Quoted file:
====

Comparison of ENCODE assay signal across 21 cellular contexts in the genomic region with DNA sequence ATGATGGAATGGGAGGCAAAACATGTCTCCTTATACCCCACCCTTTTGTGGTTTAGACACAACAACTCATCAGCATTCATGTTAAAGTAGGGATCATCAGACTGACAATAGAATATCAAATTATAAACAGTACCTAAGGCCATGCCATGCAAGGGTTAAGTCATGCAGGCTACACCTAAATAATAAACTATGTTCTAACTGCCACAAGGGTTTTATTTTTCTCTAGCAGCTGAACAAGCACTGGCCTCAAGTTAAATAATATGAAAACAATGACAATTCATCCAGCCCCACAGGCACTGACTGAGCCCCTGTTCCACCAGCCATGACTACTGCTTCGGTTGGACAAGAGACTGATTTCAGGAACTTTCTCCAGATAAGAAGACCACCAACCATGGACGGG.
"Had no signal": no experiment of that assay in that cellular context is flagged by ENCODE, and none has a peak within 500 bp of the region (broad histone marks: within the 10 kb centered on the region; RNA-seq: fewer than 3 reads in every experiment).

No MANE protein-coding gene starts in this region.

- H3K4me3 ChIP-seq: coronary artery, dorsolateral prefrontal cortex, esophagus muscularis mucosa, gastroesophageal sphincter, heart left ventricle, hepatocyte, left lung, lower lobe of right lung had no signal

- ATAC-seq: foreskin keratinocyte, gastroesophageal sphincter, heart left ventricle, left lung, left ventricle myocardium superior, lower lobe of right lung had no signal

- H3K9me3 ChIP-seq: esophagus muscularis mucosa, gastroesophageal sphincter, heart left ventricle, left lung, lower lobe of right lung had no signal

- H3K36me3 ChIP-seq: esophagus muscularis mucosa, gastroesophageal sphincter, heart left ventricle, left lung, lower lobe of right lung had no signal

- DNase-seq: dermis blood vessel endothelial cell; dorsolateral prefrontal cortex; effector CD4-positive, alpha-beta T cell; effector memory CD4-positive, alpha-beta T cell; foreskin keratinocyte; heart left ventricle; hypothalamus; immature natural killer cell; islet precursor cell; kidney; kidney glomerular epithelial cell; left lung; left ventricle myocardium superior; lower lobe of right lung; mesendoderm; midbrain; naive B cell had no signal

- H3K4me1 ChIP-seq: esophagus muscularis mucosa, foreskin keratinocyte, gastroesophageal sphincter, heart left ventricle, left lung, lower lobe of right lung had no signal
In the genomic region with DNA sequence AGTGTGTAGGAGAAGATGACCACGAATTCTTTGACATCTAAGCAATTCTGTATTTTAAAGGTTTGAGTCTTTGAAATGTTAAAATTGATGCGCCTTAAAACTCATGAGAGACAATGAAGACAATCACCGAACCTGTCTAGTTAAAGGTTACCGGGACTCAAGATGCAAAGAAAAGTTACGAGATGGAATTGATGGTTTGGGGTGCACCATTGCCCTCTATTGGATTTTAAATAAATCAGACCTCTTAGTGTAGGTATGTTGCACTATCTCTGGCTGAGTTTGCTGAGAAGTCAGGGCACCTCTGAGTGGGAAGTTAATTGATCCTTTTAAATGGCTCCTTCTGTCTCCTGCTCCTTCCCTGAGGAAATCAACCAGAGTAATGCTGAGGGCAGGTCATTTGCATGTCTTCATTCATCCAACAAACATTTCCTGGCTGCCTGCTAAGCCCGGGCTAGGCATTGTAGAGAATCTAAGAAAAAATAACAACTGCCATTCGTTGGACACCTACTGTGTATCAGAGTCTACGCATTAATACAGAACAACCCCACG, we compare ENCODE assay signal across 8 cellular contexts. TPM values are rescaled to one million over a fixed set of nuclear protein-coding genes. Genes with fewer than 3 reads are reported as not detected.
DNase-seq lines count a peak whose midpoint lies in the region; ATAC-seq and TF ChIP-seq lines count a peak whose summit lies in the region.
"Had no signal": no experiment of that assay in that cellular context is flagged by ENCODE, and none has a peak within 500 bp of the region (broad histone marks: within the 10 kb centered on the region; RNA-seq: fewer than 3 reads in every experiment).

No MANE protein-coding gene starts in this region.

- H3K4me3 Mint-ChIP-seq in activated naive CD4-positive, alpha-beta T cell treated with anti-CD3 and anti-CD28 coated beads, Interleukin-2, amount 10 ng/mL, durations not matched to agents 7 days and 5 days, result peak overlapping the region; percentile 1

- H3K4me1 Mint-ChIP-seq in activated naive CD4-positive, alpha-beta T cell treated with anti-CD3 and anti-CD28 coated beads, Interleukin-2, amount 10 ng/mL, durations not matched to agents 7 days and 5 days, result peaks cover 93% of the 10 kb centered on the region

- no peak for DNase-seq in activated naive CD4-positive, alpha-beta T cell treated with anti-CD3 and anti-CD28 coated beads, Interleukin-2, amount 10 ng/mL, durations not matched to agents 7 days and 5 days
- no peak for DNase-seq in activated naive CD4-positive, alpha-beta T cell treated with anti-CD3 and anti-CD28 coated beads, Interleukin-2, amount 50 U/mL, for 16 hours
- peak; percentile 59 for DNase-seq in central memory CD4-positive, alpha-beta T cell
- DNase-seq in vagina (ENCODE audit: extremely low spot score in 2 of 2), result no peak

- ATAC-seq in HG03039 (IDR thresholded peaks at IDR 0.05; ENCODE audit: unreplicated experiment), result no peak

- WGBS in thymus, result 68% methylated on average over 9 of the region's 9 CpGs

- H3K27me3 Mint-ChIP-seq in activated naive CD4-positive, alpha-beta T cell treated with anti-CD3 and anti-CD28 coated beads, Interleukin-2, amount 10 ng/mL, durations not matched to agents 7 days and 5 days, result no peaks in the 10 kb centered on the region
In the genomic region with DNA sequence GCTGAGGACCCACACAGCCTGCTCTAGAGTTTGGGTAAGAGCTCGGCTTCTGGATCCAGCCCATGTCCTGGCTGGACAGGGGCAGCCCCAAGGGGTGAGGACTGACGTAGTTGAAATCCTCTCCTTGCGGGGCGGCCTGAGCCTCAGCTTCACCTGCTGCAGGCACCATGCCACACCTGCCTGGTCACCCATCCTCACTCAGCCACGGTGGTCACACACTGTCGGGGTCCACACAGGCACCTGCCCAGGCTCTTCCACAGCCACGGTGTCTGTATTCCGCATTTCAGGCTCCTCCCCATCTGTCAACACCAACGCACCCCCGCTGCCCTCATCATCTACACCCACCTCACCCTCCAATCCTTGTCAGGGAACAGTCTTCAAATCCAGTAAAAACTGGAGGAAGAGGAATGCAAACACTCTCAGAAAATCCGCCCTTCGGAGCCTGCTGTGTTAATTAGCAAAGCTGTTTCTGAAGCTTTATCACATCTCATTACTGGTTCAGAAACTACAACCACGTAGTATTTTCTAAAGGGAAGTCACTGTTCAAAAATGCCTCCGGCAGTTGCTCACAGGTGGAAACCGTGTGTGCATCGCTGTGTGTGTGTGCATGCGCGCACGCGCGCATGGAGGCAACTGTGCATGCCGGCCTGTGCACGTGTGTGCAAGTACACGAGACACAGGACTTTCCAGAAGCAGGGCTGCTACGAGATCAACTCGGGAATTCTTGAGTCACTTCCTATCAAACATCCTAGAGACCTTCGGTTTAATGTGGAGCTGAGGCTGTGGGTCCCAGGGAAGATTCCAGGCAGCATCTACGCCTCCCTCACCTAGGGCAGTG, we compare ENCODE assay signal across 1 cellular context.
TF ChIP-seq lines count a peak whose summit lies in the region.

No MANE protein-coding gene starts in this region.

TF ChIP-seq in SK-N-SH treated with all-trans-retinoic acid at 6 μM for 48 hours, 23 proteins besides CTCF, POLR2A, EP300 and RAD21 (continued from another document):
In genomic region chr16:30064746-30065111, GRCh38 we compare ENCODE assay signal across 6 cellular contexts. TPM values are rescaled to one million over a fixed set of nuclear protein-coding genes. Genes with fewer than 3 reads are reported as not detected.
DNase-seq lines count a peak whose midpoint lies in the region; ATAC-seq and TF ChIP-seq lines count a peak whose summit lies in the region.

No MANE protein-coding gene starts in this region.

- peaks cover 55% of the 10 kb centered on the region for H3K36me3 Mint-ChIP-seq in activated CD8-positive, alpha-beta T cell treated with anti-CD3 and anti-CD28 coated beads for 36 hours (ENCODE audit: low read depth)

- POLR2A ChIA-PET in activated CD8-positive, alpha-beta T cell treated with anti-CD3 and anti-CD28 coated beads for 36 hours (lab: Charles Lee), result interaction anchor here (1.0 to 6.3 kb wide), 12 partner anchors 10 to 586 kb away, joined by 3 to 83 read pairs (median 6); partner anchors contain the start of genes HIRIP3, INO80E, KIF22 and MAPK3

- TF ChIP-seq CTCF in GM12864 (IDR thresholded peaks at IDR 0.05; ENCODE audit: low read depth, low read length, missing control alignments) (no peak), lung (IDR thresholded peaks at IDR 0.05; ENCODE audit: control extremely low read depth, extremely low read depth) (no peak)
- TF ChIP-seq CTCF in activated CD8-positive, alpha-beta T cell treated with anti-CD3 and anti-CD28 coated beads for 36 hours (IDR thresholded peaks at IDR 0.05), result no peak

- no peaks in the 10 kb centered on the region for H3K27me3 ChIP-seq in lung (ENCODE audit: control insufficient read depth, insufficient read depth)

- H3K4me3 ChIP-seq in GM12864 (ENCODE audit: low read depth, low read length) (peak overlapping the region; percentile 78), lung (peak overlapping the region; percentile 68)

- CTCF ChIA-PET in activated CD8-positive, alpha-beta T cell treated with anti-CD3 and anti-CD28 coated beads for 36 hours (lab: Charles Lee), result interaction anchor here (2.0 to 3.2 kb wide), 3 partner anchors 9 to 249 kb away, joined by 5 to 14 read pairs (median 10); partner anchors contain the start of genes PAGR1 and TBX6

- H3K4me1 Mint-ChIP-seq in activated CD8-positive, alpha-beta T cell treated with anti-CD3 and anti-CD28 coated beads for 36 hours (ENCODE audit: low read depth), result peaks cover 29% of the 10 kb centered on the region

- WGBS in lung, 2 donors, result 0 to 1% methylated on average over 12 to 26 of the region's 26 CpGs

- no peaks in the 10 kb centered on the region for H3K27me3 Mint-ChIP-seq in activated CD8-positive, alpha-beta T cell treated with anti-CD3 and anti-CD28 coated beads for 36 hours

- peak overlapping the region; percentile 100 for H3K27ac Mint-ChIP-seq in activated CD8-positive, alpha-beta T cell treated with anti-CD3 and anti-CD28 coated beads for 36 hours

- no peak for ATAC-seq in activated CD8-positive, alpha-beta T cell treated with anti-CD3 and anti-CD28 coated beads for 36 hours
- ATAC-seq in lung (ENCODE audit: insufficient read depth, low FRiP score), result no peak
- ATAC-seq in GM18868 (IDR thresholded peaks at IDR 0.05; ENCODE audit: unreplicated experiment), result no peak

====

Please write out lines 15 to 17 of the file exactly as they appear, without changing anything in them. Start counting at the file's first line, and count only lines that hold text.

- H3K4me1 Mint-ChIP-seq in activated naive CD4-positive, alpha-beta T cell treated with anti-CD3 and anti-CD28 coated beads, Interleukin-2, amount 10 ng/mL, durations not matched to agents 7 days and 5 days, result peaks cover 93% of the 10 kb centered on the region

- no peak for DNase-seq in activated naive CD4-positive, alpha-beta T cell treated with anti-CD3 and anti-CD28 coated beads, Interleukin-2, amount 10 ng/mL, durations not matched to agents 7 days and 5 days
- no peak for DNase-seq in activated naive CD4-positive, alpha-beta T cell treated with anti-CD3 and anti-CD28 coated beads, Interleukin-2, amount 50 U/mL, for 16 hours